Trying to balance on a paddle board on the water, while standing nonetheless, doesn’t seem like the easiest thing to do. But it looks so fun and the benefits of stand up paddle boarding aren’t few.
When looking to get into a new sport, it’s understandable to want to know the degree of difficulty. Will it take a long while to learn? Is it easy for people with bad knees or a bad back? All these are important questions to help you know what you’re getting into.
So, is paddle boarding hard? My short answer is, no, paddle boarding isn’t hard. That’s not to say it can’t be challenging – but in general, it’s a simple and gentle workout that you can tailor to your own needs.
The great thing about paddle boarding is that there are ways to modify it and make it even easier and gentler on your body.
How Hard Is Stand Up Paddle Boarding?
Stand up paddle boarding isn’t really hard.
However, learning to hold your balance on a stand up paddle board takes some practice as well as core and leg strength. But still, pretty much anyone can do it.
SUP is also a full-body workout and you may have to use muscles that you haven’t used in a long time. So if you’re not fit, you will feel the burn–in a good way because all your muscles will be engaged and made stronger.
It Depends on the Type of SUP You Will Be Doing
The degree of SUP difficulty will also depend on the SUP discipline of your choice.
As paddle boarding becomes more popular people are finding more ways to use their paddle boards. This has given rise to multiple paddle boarding disciplines–some more difficult than others.
An activity like recreational paddle boarding involves easy paddling on calm water. It isn’t difficult and people of all ages, sizes and fitness levels can try it.
However, other SUP activities like SUP racing, whitewater SUP, and SUP surfing are more challenging. They require a higher level of fitness and they’ll take a little longer to learn.
For instance, a racing paddle board is much narrower and longer than your average paddle board. It takes much more effort and skill to maintain balance and maneuver in the water.
Is Paddle Boarding Easy to Learn?
No, I wouldn’t say that paddle boarding is hard to learn. The balancing part of it takes a little practice. The good thing is that there are ways to make it easier.
Learning to make a proper paddle stroke is also not as simple as it looks. You want to make sure you’re getting your power from the core muscles and the other bigger muscle groups.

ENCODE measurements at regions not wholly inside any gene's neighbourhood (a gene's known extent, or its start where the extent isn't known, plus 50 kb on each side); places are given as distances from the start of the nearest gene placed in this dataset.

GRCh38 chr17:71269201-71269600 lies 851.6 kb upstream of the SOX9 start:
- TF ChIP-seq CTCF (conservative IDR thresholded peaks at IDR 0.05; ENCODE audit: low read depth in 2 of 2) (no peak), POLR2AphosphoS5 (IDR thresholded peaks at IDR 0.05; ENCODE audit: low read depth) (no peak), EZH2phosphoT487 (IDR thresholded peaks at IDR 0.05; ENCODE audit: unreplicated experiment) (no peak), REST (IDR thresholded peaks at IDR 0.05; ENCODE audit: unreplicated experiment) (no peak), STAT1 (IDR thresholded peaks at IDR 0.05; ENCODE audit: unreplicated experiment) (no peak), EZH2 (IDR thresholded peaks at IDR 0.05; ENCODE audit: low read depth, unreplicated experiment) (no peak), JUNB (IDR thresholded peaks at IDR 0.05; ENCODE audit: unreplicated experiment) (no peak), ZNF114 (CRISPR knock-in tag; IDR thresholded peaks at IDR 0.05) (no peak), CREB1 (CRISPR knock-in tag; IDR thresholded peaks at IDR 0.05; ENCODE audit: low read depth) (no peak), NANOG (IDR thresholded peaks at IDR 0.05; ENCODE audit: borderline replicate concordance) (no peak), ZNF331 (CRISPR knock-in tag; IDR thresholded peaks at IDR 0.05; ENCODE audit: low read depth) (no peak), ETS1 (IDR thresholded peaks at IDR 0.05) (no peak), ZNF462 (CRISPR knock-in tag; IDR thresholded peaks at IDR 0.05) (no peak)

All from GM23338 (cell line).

At first, using your arms comes more easily but this style of paddling wears you out first. But with more practice, you’ll learn the proper paddling technique.
Tips to Make Stand Up Paddle Boarding Easier
Paddle boarding, in general, isn’t hard. But depending on your size, fitness level, health, or skill level you may want to make it even easier.
Here’s how you can do that.
Get the Right Paddle Board for Your Size and Skill Level
Using the wrong SUP board for your size and skill level can make your stand up paddling experience harder.
When you’re a beginner, you’ll notice that balance on a paddle board doesn’t come as easy as it looks. And if you have an unstable paddle board, staying on will be much harder. You’ll end up spending more time in the water than on your SUP paddle board!
So as a newbie paddler, you’ll want to get a more stable board and this usually means a wider one. Wider and moderately long paddle boards have a larger, more stable surface that will boost your confidence.
I typically recommend nothing narrower than 32 inches for beginners and about 10’6 to 11’6 long.
Make sure you also get the correct size board. If you get a paddle board that is too big, you’ll have a hard time controlling it. You won’t even be able to master the right basic SUP skills like the proper paddle stroke.
If your paddle board is too small you may find it wobbly and sluggish. If it’s an inflatable paddle board, especially a lower quality one, it may flex or bend when you stand on it making SUP harder than it needs to be.
Smaller and shorter paddle boarders would be better off with smaller boards, about 32 inches wide and 10 feet long. Bigger paddlers will want a bigger platform, so go slightly wider and longer. Its weight capacity should be enough to hold your weight too.
Have the Right Paddle
Never underestimate the power of having the correct paddle for your SUP adventures. It can make or break your experience.
You have to choose the right length, blade size and shape, and material.
A paddle that is too short will have you bending more than you need to and you’ll strain. One that is too long will feel bulky and awkward. As you can imagine, both of these situations will make paddle boarding harder for you.
To adjust your paddle to the right length, hold it vertically, parallel to your body. Lift your arm and try to rest it on the paddle handle. Adjust the paddle height until you can comfortably rest your wrist on the handle.
Most paddles are made using aluminum, fiberglass, or carbon. Aluminum paddles are the heaviest and the least efficient, but also the cheapest. Carbon paddles are the lightest and the most efficient, but they are the most expensive. Fiberglass paddles are more efficient than aluminum paddles but not as efficient as carbon paddles.
If you can’t get your hands on a carbon paddle then try to find a fiberglass paddle.
Finding the right paddle blade size isn’t a straightforward process and it takes experience to know what’s best for you. Generally, larger paddle blades are more powerful but they require more effort. Smaller blades are less powerful but they don’t require too much effort.
So if you’re a beginner, pick a paddle blade according to your size. That is, a bigger blade if you’re bigger and a smaller blade if you’re smaller. Even better, visit a local outfitter and try different blade sizes to see which one’s more efficient for you.
Start in Calm, Sheltered Water
Another way to make paddle boarding easier is to choose your location carefully, especially if you’re a beginner. Fast-moving rivers and the ocean can be unpredictable, rough, and unsafe.